Police seek suspect in armed robbery of a Subway in NorwichNORWICH, CT (WFSB) -- Police are searching for a suspect who they said robbed a Subway restaurant in Norwich on Monday evening. The robbery took place at the Subway on Salem Turnpike at about 10:30 p.m. According to police, the clerk said the suspect showed a handgun and demanded cash from the register. The suspect fled with an unspecified amount of money, police said. Those with information are asked to contact Norwich Police Detective Christopher Chastang at 860-886-5561 ext. 3159
Leaders expand lawsuit against Purdue PharmaHARTFORD, CT (WFSB) -- Connecticut's attorney general is taking on a big drug company. William Tong is expanding a lawsuit against Purdue Pharma based in Stamford, saying the company diverted profits from to evade accountability for the opioid crisis. The attorney general says Purdue was much more interested in money than human life, and when in 2007 the company admitted their drug was highly addictive, they kept marketing it. "They knew people were dying and yet they kept going without any regard for their moral or legal responsibility,” Tong said on Tuesday. In addition to suing Purdue Pharma, he’s suing its owners, the Sackler family. Despite threats of possible bankruptcy, Tong said the company must accept responsibility for the opioid crisis. "What we see from Richard Sackler is sell more, now,” Tong said. Dozens of states are part of the lawsuit. CT has obtained private documents that include a list doctors who may have over-prescribed opioids in exchange for kickbacks. "Purdue did studies to determine how long people stayed on their opioids,” said Kim Massicotte, special counsel for opioids. Many Connecticut families understand the nightmare of addiction. "Purdue Pharma took away over a decade of my life,” said Sara Howroyd, who is a recovering addict. She was given opioids after a car accident, and calls the addiction the worse man-made health crisis. There are nearly 1,000 overdose deaths every year in Connecticut. In a statement, Purdue Pharma said they will “vigorously deny the allegations filed” and “will continue to defend themselves against these misleading attacks.” Brittany Niber was only 14 when she fell off her bike. It was a serious injury but she said it was oxycontin that almost killed her. "I felt hopeless and she (her mom) felt even worse, like watching her daughter die,” Brittany Niber said. "I didn't know, I followed the doctor’s orders and it also told cost me her life. I am angry that happened and lost a lot to years of our life too,” Paige Niber said. More than 40 states are either suing or have investigations. On Tuesday evening, Tong will be in Enfield at Asnuntuck Community College for an opioid forum with Congressman Joe Courtney to see what can be done on a federal level.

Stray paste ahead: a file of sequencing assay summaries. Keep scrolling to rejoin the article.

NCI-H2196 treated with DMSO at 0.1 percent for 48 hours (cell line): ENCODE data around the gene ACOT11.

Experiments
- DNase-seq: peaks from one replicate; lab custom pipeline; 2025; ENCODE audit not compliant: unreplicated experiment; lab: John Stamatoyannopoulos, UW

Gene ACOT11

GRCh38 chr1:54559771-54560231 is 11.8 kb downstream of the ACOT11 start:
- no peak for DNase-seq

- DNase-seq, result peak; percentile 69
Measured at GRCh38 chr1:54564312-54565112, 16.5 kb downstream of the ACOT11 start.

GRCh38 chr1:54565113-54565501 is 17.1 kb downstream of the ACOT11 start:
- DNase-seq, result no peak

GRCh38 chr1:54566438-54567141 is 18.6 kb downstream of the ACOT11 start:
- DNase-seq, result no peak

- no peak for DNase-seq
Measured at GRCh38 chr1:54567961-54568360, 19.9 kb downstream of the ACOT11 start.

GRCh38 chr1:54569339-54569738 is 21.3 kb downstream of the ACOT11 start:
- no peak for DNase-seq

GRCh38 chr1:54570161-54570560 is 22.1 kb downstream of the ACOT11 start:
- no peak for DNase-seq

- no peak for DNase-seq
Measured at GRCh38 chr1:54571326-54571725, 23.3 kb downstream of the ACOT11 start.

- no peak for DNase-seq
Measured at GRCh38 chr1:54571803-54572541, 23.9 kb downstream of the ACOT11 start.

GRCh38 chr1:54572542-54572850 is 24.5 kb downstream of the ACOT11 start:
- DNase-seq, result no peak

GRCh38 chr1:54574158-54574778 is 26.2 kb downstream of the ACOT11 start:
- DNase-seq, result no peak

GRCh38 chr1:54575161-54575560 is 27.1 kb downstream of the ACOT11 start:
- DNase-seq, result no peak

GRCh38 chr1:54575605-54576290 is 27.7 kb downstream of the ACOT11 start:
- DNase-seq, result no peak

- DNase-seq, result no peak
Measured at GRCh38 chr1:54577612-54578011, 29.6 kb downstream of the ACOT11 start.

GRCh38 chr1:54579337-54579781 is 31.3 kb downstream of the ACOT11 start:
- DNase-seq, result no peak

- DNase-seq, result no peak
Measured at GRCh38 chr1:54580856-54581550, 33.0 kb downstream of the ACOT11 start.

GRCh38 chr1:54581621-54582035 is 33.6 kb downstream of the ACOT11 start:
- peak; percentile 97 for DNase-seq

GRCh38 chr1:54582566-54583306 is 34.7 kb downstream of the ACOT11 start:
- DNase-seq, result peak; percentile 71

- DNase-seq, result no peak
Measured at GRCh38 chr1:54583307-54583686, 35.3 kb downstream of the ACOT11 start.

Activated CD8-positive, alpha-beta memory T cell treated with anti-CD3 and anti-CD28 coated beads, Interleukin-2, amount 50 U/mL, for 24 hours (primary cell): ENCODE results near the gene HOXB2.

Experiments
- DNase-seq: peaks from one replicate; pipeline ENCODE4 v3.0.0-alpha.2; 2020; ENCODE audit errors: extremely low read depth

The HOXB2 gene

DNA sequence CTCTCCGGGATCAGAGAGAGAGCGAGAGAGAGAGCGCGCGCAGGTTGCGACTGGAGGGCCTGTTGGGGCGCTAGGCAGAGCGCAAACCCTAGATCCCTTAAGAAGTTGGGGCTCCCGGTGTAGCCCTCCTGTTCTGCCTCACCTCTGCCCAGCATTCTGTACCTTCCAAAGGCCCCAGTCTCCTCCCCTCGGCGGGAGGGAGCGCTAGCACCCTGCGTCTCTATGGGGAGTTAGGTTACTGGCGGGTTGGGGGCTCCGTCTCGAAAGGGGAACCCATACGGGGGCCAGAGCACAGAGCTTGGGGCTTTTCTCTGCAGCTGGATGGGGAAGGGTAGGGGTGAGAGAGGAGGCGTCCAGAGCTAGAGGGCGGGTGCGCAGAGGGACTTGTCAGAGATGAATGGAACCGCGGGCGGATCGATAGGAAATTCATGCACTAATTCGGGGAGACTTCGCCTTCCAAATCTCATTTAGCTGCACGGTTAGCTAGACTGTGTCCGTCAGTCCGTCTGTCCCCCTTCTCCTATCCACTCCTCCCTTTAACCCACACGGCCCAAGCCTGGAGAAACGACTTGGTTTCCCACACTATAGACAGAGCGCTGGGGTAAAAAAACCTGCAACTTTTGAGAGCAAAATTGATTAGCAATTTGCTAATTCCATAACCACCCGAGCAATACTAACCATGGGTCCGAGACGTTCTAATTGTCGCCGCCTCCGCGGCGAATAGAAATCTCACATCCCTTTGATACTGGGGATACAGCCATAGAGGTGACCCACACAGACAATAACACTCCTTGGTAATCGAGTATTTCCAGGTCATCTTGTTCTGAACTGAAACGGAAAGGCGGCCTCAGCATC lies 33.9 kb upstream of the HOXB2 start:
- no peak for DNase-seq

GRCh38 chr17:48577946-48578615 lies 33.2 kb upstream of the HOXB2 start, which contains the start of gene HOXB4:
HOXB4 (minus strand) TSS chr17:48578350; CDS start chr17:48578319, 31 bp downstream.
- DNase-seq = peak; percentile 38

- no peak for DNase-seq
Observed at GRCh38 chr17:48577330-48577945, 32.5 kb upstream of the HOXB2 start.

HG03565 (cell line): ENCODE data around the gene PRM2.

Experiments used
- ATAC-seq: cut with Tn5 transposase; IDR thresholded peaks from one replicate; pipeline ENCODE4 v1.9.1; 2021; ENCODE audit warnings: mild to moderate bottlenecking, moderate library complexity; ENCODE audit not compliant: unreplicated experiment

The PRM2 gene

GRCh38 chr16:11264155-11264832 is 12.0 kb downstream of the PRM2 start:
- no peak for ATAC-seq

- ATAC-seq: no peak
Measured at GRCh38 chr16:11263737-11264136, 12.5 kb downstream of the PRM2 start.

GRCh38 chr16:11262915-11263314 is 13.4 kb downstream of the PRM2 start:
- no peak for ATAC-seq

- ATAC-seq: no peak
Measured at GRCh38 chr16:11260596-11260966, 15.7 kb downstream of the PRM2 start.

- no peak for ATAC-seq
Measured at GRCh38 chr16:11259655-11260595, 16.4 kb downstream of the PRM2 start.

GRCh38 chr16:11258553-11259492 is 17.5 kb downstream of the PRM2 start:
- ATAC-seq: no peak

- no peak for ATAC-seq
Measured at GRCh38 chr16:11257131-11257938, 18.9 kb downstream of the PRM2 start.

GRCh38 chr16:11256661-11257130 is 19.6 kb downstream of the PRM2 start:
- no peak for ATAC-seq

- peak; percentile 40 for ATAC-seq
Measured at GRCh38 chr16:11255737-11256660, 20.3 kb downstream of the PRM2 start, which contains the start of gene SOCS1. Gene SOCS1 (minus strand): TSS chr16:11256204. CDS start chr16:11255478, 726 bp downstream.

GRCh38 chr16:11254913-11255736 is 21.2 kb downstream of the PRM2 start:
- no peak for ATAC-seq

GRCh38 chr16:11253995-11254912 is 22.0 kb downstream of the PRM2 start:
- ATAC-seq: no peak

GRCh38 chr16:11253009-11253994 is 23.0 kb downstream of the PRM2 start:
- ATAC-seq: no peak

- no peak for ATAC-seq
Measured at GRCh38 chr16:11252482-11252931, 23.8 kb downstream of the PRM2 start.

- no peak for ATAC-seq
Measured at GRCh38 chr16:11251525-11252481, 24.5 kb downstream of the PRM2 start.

Spring is in the air, pollen too, with allergy season in full swingEAST LYME, CT (WFSB) -- With spring in the air, pollen follows. Sneezing, coughing, and sniffling are common symptoms for those who suffer from seasonal allergies and can make being outdoors unbearable. Channel 3 spoke with folks along the shoreline who say their allergies are blooming as much as the flowers. East Lyme resident, Karen Dwyer told Channel 3 that her son’s spring allergies are worse than ever before. “It’s a little worse, I think, than last year,” said Dwyer. “He used to have issues in the fall, but I’ve noticed the last two springs he’s had more issues.” Dwyer told Channel 3 she stopped by Shoreline Allergy and Asthma in East Lyme to get prescriptions before an upcoming trip. “He didn’t want to be without his Zyrtec for the night,” said Dwyer. “He sneezes a lot, runny nose just uncomfortable. He didn’t want to be away even for a few days without it.” East Lyme allergist, Dr. Mahesh Netravali told Channel 3 patients are making sure they will be prepared when the season gets worse. “You get all of the trees releasing a lot of pollen and then you’ll get grass pollen at the same time and then there’s also molds. Mold spore counts are high, so you get sort of a bombardment of all different outdoor things,” said Dr. Natervali. Dr. Netravali said this allergy season will be like last year and over last several decades, allergies have worsened. But, with over-the-medication and nasal sprays for mild symptoms to allergy immunotherapy shots to provide for those with more severe symptoms, Dr. Netravali said treatment options are expansive. “Itchy, watery eyes, sneezing, sniffling even on all the medicines that becomes a really good option,” said Dr. Netravali. Dr. Netravali recommends keeping windows closed in your home and car to prevent pollen from entering your home, avoiding the outdoors on peak pollen days, and using a cool compress to soothe itchy eyes, rather than rubbing. “If you stay on top of it and take the medication every night then you’re okay, but if you slack off then that’s when you have problems,” said Dwyer. Dr. Netravali told Channel 3 that allergy season will keep him and other allergists busy until early June.